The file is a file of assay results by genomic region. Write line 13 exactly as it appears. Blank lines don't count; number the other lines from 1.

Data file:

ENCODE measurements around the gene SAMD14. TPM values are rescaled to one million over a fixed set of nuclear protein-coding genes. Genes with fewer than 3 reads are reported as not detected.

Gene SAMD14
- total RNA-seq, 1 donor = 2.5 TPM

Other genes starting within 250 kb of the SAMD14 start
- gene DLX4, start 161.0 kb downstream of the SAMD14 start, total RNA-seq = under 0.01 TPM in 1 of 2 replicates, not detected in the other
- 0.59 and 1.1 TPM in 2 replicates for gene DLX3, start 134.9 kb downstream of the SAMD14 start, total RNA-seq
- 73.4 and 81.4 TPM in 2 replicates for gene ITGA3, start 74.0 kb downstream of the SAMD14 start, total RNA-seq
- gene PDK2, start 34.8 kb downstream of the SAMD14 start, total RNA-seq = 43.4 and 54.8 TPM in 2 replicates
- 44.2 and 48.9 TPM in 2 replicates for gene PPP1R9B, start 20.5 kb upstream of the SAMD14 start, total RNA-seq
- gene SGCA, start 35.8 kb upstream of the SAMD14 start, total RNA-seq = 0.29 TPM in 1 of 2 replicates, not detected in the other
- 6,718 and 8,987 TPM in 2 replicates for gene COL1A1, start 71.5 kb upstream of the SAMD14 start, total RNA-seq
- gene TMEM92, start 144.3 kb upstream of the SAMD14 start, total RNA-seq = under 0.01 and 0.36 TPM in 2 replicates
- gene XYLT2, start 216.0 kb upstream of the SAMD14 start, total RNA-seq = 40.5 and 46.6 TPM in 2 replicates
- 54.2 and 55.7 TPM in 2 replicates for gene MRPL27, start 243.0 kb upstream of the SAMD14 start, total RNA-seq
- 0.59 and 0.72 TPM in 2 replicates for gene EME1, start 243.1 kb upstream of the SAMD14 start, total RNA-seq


- gene XYLT2, start 216.0 kb upstream of the SAMD14 start, total RNA-seq = 40.5 and 46.6 TPM in 2 replicates